A bridge made of wood: Bemidji Woodcarvers Club helps pass on the art to young people
BEMIDJI -- The Bemidji Woodcarvers Club recently shaved some years off its average membership age.
Since spring, the club has added some new members between the ages of 10 to 14 to its weekly gathering held Wednesdays in the basement of the Senior Activity Center.
“It’s kind of a dying art, and we’re trying to get young people involved as time goes on,” said Les Sanders, who works closely with one of the young carvers.
“I started teaching them, then I farmed them out to other people in the club so each kid’s got an individual instructor,” Sanders added about the others.
Three of them come from the same family and another attends with his grandmother. Quinn Knott, the oldest of the Knott siblings who attends, received a grant from the Region 2 Arts Council to work as an apprentice under Sanders.
“The older people are really good teachers,” Quinn said. “They’re very good carvers and they just have a lot of knowledge to share.”
Quinn sat at a table with his 10-year-old brother Caleb on Wednesday and switched between working on a mountain man carving he began in the summer and a shark project he’s more recently started.
“A really realistic sort of fantasy shark with a lot of fins and spikes and stuff,” Quinn said.
While working with Sanders on Wednesday, the two talked about adding leather whiskers to the basswood carving.
“Every week when they leave, they’re super excited and really encouraged,” said Mike Knott, the father of the Knott children. Mike also praised the work of the carvers and they’re ability to work with the young newcomers.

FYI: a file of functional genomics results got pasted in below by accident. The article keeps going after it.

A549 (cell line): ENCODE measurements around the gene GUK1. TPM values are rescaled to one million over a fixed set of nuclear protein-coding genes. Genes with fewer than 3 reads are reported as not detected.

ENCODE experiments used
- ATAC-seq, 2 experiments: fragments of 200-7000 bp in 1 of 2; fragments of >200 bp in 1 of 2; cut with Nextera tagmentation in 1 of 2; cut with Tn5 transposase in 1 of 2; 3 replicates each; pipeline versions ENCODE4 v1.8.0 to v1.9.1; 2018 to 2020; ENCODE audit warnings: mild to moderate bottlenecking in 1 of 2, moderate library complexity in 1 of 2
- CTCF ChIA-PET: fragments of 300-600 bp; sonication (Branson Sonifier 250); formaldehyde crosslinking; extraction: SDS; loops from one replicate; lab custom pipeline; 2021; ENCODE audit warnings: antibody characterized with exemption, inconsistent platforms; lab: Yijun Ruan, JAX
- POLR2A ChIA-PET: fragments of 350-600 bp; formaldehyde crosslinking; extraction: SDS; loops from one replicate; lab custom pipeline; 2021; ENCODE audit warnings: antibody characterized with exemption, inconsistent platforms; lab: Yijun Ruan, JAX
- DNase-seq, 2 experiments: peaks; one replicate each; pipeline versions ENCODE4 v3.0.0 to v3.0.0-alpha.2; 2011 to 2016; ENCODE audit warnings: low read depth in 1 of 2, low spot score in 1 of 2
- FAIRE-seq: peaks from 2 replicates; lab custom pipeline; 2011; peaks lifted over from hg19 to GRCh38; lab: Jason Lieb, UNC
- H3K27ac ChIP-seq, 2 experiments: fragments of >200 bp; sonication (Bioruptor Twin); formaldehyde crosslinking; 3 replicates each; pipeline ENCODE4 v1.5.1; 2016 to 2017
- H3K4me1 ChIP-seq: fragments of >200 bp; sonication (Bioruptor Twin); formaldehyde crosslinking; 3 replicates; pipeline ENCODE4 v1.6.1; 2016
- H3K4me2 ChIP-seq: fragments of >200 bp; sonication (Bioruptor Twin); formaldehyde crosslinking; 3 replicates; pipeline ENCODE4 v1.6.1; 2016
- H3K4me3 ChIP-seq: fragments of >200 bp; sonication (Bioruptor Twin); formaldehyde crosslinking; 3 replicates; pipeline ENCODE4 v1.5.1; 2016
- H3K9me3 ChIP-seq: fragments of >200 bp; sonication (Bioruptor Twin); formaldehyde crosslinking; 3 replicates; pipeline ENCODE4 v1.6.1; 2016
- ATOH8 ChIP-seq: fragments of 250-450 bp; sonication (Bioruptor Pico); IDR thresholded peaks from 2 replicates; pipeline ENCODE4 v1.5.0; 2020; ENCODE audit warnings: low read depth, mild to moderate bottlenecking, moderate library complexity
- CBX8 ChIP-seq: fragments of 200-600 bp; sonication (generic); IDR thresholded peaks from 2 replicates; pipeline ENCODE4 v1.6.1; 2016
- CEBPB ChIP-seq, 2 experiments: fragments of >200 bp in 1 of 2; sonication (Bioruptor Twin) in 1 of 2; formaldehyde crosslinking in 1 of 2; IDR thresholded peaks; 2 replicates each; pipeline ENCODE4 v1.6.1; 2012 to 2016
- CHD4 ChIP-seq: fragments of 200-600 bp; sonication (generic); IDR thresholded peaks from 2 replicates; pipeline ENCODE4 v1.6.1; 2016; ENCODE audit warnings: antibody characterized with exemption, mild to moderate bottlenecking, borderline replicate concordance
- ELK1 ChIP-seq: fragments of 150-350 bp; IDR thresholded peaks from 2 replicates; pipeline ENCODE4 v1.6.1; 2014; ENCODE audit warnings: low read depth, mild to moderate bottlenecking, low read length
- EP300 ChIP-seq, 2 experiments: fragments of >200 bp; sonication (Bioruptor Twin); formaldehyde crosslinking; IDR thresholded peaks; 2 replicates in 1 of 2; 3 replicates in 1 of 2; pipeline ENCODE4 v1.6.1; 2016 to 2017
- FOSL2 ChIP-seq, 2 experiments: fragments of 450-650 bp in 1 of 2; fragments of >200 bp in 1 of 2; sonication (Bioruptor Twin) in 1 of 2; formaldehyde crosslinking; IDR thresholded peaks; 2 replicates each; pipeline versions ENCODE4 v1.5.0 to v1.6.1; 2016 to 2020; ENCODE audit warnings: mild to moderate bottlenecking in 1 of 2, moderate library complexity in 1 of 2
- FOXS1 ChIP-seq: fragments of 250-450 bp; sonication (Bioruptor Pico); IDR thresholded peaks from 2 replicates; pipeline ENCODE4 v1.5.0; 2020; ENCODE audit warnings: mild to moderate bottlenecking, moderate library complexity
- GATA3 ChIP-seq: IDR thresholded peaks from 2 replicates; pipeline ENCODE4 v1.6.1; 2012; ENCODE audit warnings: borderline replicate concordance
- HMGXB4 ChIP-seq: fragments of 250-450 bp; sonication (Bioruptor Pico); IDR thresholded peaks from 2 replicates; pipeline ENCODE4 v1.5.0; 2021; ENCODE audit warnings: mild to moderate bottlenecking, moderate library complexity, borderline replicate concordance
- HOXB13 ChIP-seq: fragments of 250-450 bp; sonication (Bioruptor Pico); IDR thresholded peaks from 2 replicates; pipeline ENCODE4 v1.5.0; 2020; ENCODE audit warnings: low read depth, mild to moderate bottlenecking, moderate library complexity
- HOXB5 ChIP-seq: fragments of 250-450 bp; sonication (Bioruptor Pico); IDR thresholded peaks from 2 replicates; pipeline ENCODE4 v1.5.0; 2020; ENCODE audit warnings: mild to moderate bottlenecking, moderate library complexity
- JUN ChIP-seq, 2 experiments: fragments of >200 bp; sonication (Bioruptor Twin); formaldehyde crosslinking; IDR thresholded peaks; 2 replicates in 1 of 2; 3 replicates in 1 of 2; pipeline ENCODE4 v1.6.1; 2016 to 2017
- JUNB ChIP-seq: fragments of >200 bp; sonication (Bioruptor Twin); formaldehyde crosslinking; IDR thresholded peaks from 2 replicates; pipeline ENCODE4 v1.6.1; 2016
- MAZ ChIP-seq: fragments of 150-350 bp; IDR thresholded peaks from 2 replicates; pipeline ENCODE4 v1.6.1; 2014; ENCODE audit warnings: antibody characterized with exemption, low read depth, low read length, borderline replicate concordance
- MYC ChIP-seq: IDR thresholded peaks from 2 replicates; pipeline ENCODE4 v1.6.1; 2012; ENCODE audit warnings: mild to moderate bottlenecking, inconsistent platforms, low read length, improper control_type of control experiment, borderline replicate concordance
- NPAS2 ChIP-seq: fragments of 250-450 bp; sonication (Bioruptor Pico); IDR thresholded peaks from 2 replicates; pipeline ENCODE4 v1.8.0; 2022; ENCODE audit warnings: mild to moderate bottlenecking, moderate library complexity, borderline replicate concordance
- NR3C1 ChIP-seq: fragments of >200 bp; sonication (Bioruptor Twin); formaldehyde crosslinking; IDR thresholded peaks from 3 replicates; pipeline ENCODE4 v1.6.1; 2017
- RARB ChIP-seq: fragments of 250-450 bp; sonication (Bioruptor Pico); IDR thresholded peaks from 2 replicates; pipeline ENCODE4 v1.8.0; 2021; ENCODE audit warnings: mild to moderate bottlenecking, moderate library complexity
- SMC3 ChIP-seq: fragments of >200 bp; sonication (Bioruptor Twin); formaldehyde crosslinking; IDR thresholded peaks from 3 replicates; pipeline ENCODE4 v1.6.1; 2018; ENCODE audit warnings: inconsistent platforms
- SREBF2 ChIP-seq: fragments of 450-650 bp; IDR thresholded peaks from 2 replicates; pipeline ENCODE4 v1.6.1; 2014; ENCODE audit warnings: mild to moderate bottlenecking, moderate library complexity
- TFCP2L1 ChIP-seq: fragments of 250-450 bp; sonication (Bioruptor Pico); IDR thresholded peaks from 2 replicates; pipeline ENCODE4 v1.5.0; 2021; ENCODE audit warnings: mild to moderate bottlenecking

“They’re really gifted teachers so obviously for young children that want to learn to make things with their hands to have people like that in their lives has been incredible,” Mike said.
Chloe Knott, 12, who works with Bob Larson in the carving club, also sat at the well-lit table Wednesday and worked on a Santa Claus ornament. She showed off one that she’s already completed and explained her next steps for working on a new Santa.
“So what I’m trying to do is, I’m trying to figure out the different dimensions,” she explained.
All four of the young carvers are home-schooled, which gives them the ability to attend each week.
“The home schooling thing really works out because they can put their schedule around it where we can’t get kids out of school,” Sanders said.
The woodcarvers meet between 9 a.m. to noon Wednesdays at the Senior Activity Center. To attend, call Sanders at (218) 556-3521.